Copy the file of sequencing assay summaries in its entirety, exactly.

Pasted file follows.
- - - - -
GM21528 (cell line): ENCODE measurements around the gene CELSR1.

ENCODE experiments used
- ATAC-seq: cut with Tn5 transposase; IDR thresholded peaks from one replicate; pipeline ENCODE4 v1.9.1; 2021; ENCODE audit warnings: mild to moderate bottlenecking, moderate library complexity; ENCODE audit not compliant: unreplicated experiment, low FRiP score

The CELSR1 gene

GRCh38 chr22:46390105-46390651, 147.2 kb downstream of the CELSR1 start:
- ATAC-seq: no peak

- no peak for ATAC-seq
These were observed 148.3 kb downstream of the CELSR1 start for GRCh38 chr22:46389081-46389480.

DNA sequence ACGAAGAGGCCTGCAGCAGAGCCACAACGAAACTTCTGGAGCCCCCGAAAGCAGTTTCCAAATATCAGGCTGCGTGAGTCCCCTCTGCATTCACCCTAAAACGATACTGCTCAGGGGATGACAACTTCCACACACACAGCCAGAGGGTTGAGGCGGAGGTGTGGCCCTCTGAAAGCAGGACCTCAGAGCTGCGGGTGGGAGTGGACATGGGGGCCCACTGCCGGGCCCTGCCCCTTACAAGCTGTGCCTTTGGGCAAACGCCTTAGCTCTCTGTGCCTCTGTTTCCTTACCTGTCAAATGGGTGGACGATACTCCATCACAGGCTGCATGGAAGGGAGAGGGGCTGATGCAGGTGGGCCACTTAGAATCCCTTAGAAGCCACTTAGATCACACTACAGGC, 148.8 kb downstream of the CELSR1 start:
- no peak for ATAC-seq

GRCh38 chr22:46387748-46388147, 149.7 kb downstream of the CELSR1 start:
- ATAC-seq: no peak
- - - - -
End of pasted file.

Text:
GM21528 (cell line): ENCODE measurements around the gene CELSR1.

ENCODE experiments used
- ATAC-seq: cut with Tn5 transposase; IDR thresholded peaks from one replicate; pipeline ENCODE4 v1.9.1; 2021; ENCODE audit warnings: mild to moderate bottlenecking, moderate library complexity; ENCODE audit not compliant: unreplicated experiment, low FRiP score

The CELSR1 gene

GRCh38 chr22:46390105-46390651, 147.2 kb downstream of the CELSR1 start:
- ATAC-seq: no peak

- no peak for ATAC-seq
These were observed 148.3 kb downstream of the CELSR1 start for GRCh38 chr22:46389081-46389480.

DNA sequence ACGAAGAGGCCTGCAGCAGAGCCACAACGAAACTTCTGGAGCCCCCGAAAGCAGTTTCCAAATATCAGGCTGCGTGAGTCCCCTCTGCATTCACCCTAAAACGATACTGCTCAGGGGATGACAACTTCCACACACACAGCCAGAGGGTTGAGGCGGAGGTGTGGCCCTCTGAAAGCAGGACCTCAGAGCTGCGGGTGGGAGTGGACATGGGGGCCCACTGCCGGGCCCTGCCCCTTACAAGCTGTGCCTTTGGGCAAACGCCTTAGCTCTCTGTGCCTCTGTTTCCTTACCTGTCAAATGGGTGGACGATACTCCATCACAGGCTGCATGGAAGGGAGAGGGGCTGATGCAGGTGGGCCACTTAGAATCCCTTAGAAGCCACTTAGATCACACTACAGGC, 148.8 kb downstream of the CELSR1 start:
- no peak for ATAC-seq

GRCh38 chr22:46387748-46388147, 149.7 kb downstream of the CELSR1 start:
- ATAC-seq: no peak